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North Carolina Personal Injury Laws

North Carolina Personal Injury Laws

In This Section:

North Carolina personal injury law can vary from personal injury laws in other states. Below are the most common personal injury laws in the state of North Carolina. Talking to an injury lawyer, who understands North Carolina injury law, can be a good step towards filing a successful North Carolina personal injury claim.

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North Carolina Statute of Limitations

(How long do I have to file accident claims in North Carolina?)
The North Carolina statute of limitations for filing personal injury claims is 3 years from the date the injury occurred or the date of reasonable discovery. All injury claims, however, must be filed within 10 years from the date of the injury, regardless of the date of discovery.

The North Carolina medical malpractice statute of limitations is 3 years from the date of injury or 2 years from the date of discovery, but all cases (with the exception of objects left in the body) must be filed within a maximum of 4 years from the date of action. If there was a foreign object left in the body the claim must be filed within 1 year from the date the object is found, up to a total of 10 years from the date of action.

Product liability claims in North Carolina must be filed within 6 years from the product purchase date. These statutes for North Carolina injury claims are subject to change, contact a North Carolina injury attorney for definitive statutes at the time of your accident or injury.

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Car Accidents in North Carolina?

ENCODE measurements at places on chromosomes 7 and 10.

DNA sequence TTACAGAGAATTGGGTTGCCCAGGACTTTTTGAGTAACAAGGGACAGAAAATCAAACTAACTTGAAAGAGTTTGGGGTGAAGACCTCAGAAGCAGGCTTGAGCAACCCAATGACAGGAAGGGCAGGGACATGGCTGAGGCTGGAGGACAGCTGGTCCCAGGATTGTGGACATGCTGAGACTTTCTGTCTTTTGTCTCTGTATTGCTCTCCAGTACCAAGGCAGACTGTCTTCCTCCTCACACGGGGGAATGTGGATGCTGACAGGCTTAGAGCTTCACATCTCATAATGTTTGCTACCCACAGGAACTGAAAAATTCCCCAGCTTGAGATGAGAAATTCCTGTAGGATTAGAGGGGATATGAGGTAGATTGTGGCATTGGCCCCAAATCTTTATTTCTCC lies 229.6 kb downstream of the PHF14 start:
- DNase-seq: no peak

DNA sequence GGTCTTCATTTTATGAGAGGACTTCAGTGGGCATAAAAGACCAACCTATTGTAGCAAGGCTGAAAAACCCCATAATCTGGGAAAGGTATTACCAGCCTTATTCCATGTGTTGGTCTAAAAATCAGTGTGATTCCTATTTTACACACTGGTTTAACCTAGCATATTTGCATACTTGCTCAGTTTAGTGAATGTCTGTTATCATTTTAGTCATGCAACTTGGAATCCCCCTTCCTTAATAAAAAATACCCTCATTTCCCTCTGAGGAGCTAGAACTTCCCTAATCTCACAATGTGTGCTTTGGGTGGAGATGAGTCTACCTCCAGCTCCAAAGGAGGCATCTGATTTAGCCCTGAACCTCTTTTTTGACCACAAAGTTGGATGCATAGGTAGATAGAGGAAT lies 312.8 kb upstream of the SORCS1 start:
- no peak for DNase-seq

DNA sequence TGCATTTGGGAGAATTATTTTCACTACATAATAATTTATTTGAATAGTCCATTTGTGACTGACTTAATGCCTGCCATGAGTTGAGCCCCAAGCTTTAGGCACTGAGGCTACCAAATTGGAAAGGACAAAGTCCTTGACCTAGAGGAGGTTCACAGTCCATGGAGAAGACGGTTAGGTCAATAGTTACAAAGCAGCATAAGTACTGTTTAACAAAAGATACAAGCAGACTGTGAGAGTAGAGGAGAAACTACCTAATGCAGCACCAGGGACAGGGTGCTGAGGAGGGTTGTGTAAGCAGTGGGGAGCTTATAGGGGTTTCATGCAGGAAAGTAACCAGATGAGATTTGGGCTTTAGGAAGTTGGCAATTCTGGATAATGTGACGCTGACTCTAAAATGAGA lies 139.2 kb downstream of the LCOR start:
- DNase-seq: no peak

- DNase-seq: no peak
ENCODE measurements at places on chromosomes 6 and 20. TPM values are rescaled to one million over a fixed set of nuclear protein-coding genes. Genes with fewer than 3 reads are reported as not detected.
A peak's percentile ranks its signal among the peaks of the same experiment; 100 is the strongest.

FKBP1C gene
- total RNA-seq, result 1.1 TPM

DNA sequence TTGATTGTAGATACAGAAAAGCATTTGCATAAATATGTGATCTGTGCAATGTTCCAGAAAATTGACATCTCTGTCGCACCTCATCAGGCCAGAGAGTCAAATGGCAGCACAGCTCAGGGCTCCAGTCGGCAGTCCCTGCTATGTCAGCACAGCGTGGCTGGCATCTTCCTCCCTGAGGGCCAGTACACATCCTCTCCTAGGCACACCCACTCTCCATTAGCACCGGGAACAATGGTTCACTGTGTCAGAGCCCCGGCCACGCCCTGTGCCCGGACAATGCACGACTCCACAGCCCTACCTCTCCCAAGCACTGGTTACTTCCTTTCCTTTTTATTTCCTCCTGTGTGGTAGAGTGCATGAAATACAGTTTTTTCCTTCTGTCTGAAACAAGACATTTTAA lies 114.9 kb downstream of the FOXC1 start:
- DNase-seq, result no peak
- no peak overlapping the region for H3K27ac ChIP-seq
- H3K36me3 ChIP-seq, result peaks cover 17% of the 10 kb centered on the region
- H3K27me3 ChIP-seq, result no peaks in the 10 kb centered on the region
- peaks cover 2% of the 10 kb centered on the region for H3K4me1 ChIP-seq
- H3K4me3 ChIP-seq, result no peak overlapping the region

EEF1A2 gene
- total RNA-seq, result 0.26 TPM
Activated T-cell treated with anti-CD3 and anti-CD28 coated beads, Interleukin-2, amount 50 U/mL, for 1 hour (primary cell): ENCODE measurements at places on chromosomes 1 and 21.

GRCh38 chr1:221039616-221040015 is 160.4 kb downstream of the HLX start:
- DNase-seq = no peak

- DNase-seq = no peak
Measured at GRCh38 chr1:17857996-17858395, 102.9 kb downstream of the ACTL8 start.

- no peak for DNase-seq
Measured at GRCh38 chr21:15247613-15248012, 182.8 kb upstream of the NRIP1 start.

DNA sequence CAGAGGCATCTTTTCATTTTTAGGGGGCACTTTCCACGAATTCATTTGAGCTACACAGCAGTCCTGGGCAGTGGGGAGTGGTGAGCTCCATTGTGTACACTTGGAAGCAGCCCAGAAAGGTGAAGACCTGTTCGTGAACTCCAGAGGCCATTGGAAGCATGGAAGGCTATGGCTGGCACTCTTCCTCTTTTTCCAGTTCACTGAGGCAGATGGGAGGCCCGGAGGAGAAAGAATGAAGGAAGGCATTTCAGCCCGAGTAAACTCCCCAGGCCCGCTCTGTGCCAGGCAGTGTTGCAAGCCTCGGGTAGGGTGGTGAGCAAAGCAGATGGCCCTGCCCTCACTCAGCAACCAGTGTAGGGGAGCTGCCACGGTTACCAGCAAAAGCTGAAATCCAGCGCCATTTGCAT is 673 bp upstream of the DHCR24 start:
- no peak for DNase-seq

North Carolina = Fault State

North Carolina has adopted a fault-based car accident liability system. Compensation is generally paid from the guilty party's insurance company. If compensation is insufficient, a driver may have the right to file an injury claim to recover compensation for pain and suffering, medical costs and lost wages.

North Carolina is a Pure Contributory Negligence rule

North Carolina is one of only 5 states which use the pure contributory negligence system. Under this system if you are even 1% at fault for your injuries you will be unable to recover damages in a personal injury claim.

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Are there Damage Caps in North Carolina Injury Law?

(How much can I get for my injuries?)
Under North Carolina's Noneconomic Damages Reform: SB 33 (2011); N.C. Gen. Stat. § 90-21.19 medical noneconomic damages are limited to $500,000. Starting January 1, 2014, the amount may be adjusted based on the Consumer Price Index. Exceptions exist for loss of body, death or disfigurement or if the defendant's acts or failures were committed in reckless disregard of the rights of others, grossly negligent, fraudulent, intentional or with malice.

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